As a further aside, this is likely to be a short term. If society is successful after a short transition period right wing Christian views on homosexuality will be seen like Muslim and Jewish views on pigs, as a religious distinctive of little importance. There is no push on campus for rampant pork eaters to be admitted to the Muslim Student Association and that’s mainly as a result of the fact that their views on people who eat pork are so marginal as to not be threatening to campus cohesion. Additionally, Muslim students are somewhat circumspect in their language when they address people who eat pork and don’t fully express how engaging in eating swine is a sign of a profound degeneration of the mind, spirit, soul and body. Were Muslims regularly attacking pork eaters in those terms and moreover talking about how pork eaters were a threat to the well being of society they would likely be seen in a much more negative light. If they could command the adherence of a substantial (though rapidly declining) percentage of students in those views while pork eating still remained a regular activity of some students they would be unquestionably high divisive and the University would be remiss in not trying to tone things down.

    • Denny Burk August 29, 2012 at 11:07 am #

      You need to use your first and last name when you comment. No pseudonyms. Thanks.

    • John Klink August 30, 2012 at 10:48 am #

      Your second sentence says, “They don’t mention gays but I think that’s who we are talking about.” This clearly shows you didn’t even watch the whole video. Not only did they mention gays, but they included a gay man who spoke against the policy too. Why? Because it would mean that gay groups would have to admit non-gays to their groups.

      • Colin Host August 30, 2012 at 6:57 pm #

        John —

        I’m not sure how much Denny wants this on his blog so a quick warning the rest of this paragraph is PG-13. College gay groups that are dating oriented often have bi-curious members. 19 year olds are growing into their sexual tastes. The 44 year old men that are happily married but frequent gay prostitutes or have affairs with gay men didn’t become that way in middle age. A quarter century earlier young men who feel straight, have girlfriends but keep having these powerful fantasies…

        Most gay support groups have straight members, who do a lot in terms of activism. Often they have close family members who are gay and they want to honor them by participating in the struggle or helping in other ways that they can.

        As an aside I went to a college that had a similar rule which required student associations that got school funding to be open to all students. The rule was applied during my 4 years to two groups to open them: The Elvis Presley Fan Club, and an Ultimate Frisbee Team. I don’t remember this as being particularly horrible repercussions. On the other hand, the bonus was that student groups aimed for outreach. So the best two dances every year which were widely attended were thrown by the Bisexual Lesbian and Gay Association and the International Student Association. And the fact that those events were open helped to build a warmer college experience. I love the fact the fact I was at those events having a good time and both those associations were engaged in openness and outreach.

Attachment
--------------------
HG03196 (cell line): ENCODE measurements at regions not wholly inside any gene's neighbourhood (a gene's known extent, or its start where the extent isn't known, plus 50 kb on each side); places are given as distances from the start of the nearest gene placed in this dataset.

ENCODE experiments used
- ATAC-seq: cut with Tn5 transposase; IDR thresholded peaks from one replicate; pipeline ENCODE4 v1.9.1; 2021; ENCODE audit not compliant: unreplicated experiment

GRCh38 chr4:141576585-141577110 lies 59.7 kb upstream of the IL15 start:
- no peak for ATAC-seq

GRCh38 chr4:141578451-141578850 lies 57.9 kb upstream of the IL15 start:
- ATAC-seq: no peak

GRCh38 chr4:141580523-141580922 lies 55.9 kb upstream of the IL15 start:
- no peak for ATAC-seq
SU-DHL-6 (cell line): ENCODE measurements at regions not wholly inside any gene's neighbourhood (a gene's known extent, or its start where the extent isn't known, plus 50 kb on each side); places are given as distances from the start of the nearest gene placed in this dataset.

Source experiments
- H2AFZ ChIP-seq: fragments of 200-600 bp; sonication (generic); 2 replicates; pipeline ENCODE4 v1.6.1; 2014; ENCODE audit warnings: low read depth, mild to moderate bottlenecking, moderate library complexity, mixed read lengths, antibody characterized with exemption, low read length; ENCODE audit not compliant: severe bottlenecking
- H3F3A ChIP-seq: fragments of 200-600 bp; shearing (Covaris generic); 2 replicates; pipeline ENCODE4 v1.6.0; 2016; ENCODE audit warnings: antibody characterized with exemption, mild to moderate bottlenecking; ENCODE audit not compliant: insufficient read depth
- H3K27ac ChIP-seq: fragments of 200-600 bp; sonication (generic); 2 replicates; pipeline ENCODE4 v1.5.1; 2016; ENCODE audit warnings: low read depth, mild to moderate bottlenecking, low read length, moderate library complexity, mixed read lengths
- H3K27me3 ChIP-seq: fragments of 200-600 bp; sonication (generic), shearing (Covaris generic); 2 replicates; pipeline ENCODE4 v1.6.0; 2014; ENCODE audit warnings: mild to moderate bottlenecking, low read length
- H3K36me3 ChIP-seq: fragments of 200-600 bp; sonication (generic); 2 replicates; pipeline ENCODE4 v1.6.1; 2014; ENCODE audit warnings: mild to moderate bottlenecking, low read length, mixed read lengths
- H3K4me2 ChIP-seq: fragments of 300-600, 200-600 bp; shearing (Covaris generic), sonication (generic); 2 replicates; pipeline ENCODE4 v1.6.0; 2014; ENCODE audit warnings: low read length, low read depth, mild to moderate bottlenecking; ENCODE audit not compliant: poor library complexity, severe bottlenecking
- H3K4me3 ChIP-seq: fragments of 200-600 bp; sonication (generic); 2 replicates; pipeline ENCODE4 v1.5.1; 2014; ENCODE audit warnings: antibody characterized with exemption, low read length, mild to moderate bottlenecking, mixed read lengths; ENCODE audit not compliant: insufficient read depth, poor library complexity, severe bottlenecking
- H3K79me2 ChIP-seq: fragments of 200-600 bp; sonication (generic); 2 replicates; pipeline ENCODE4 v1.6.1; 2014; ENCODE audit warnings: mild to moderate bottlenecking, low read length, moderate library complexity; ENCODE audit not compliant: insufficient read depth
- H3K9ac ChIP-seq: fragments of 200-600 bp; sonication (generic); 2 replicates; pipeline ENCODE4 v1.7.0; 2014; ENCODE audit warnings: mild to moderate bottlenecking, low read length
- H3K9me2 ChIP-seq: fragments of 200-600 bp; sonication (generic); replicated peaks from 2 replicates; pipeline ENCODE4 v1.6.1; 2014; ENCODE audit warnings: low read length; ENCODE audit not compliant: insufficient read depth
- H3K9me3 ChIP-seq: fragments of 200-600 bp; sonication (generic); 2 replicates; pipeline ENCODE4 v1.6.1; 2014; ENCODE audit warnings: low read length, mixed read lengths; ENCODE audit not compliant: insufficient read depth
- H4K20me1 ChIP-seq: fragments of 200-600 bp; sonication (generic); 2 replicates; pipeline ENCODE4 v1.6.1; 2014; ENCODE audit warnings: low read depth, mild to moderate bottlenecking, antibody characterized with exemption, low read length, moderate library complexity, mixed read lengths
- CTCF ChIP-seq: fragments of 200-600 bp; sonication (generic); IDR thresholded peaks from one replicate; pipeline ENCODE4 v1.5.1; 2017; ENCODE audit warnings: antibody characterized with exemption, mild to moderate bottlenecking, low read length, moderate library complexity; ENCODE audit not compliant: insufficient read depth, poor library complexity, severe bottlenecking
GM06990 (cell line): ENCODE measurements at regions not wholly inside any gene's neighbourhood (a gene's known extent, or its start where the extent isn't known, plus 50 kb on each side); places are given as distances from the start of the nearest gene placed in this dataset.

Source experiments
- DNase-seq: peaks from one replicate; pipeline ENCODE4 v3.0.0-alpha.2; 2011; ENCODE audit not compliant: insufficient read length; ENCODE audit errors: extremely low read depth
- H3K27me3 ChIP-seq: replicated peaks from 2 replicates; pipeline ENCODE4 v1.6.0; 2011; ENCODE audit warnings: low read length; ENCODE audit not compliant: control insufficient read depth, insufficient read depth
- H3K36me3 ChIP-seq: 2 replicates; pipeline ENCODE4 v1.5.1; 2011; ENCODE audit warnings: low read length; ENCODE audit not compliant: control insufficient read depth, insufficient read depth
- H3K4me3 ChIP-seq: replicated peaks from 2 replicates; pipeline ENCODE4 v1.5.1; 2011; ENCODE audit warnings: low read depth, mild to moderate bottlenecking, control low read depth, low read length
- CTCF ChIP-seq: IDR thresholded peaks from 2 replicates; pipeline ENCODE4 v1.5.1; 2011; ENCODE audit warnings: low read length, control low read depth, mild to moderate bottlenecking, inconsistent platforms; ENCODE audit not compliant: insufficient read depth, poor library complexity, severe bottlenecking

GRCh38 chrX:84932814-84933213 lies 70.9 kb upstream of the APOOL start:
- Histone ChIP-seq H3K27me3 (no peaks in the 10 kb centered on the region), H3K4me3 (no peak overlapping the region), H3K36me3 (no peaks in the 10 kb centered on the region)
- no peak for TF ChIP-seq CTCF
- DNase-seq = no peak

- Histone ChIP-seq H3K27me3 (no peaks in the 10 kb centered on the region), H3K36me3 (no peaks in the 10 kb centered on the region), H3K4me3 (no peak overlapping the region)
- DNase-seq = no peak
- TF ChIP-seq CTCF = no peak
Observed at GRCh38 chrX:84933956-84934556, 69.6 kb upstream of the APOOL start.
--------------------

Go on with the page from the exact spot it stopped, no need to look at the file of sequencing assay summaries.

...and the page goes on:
I’m not going to deny these rules are potentially onerous, to groups like the above. I’m not going to deny that these rules may have the effect of diminishing freedoms, they could though as I mentioned my experience was rather positive. They exist because colleges are being confronted with a much more serious problem when groups become exclusive. If Christians treated homosexuality like any other sin:
        Andy regularly breaks the speed limits to much but can still be treasurer.
        Beth struggles with envy of other women’s possessions and looks but can still be vice president.
        Charlie is grossly overweight and has trouble not over eating but is still welcomed to be president
        and Darla who has sex with other women but is still welcomed to serve as secretary

        this rule wouldn’t be needed. But instead Andy, Beth and Charlie are fine but Darla is expelled and publicly humiliated to make an example of so that everyone knows that people like her are particularly noxious. Vanderbilt is decided that this sort of harassment is something they don’t want to finance indirectly.

        And I agree with the video these rules could very easily be problems like Democrats taking over the Republican club. Which means the group disbands and forms under a slightly different name but now on a broadly tolerant campus.

  3. Adam Cavalier August 29, 2012 at 9:39 pm #

    I am a member of “The Chapel on the Campus” – that campus being Louisiana State University (Geaux Tigers!). It makes you wonder if they will start to implement policies like this to actual churches located on campus – not just student organizations.

    P.S. We are not the only church located on campus. There is a Roman Catholic church, Episcopalian, United Methodist, Presbyterian churches. There are also buildings that belong to religious groups that are not churches (ministry wings of the Baptists and Mormons).

  4. Jay Ryder August 30, 2012 at 3:23 pm #

    Please note that the PCA campus ministry still operates on the Vanderbuilt campus. Its charter states that the ministry leader is an ordained PCA minister. Group members must now be allowed to join regardless of their stated beliefs; however, the campus minister will remain PCA ordained and interns will be commissioned by the PCA to serve, because of the ecclessiology practices specific to prebyterians. Bible studies and teaching are done by the ordained leaders.
    http://vandyruf.org/about-vandy-ruf/meet-our-staff/
    something baptistic brethern may wish to consider…